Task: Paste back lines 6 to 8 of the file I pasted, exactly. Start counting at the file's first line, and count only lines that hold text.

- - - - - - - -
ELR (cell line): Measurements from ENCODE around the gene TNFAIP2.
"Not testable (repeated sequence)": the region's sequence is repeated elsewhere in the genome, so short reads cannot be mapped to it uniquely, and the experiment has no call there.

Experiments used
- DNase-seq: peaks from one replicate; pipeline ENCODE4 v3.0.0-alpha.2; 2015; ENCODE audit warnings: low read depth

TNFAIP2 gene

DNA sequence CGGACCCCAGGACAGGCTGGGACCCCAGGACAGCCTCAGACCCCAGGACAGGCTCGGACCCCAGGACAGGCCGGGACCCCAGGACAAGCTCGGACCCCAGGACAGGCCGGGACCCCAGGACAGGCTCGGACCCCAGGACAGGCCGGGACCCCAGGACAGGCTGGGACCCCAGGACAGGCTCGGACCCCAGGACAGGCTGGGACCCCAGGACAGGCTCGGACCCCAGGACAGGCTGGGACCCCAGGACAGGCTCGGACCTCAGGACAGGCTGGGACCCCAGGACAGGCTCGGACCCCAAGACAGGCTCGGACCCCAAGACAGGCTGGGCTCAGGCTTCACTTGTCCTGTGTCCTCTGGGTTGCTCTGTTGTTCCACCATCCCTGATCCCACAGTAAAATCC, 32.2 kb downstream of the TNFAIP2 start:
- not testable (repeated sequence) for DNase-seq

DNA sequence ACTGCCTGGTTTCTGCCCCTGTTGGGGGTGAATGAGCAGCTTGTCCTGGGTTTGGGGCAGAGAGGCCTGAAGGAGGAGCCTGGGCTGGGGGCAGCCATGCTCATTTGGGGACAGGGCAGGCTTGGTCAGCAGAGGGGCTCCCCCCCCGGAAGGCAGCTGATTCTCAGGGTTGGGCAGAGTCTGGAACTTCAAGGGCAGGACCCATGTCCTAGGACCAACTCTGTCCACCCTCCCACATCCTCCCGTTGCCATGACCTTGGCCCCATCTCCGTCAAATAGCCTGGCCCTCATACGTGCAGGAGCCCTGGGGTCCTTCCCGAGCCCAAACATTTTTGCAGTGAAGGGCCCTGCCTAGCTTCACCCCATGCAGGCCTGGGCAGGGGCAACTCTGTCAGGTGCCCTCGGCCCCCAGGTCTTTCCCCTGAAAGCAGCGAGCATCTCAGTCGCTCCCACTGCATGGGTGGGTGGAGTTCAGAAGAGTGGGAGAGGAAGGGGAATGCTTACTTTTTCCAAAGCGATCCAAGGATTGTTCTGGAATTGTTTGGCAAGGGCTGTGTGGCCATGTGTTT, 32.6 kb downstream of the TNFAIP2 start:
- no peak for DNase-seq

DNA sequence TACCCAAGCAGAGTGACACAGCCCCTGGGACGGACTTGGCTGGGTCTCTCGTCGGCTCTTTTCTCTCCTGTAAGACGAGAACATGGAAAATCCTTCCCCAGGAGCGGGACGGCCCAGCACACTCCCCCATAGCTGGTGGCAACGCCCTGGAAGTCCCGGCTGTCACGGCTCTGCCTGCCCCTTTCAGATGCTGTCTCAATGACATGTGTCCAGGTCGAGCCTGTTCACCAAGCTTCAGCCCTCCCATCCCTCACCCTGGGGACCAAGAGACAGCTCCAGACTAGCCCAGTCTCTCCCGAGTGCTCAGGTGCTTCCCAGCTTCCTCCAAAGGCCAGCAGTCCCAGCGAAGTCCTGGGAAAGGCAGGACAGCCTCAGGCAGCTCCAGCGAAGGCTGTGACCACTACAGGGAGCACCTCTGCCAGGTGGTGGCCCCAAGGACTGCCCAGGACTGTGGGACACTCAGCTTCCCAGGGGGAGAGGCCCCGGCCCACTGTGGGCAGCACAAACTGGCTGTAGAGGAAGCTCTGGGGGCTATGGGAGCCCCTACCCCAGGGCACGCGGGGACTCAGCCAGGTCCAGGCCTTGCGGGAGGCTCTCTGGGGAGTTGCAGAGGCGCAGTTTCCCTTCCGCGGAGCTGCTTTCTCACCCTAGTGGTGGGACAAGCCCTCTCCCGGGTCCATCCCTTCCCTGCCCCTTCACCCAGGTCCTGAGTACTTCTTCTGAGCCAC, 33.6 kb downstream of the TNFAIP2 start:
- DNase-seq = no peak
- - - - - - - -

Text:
DNA sequence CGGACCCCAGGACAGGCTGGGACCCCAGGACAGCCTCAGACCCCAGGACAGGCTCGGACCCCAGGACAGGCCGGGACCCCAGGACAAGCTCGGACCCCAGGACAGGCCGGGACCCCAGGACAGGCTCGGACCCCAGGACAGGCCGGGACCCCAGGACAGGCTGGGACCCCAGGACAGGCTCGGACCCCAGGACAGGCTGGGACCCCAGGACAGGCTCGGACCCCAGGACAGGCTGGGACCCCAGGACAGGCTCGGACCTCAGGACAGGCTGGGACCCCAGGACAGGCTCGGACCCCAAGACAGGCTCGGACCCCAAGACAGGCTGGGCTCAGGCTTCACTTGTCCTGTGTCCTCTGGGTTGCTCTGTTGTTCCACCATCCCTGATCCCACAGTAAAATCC, 32.2 kb downstream of the TNFAIP2 start:
- not testable (repeated sequence) for DNase-seq

DNA sequence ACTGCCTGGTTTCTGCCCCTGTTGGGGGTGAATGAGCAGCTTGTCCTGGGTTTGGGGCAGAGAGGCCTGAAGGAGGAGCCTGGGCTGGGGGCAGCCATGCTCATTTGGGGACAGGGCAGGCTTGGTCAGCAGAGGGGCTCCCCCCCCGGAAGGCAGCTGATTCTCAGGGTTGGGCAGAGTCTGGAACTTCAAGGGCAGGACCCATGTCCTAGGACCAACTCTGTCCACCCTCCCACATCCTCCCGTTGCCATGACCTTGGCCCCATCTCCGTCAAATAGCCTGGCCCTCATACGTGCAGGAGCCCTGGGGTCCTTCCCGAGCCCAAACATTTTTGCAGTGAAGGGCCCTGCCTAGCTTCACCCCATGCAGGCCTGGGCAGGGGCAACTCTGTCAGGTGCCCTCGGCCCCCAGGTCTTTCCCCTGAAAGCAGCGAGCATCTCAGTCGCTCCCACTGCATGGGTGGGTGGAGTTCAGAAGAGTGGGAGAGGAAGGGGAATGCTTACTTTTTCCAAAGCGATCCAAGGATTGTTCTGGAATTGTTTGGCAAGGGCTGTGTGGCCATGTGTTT, 32.6 kb downstream of the TNFAIP2 start: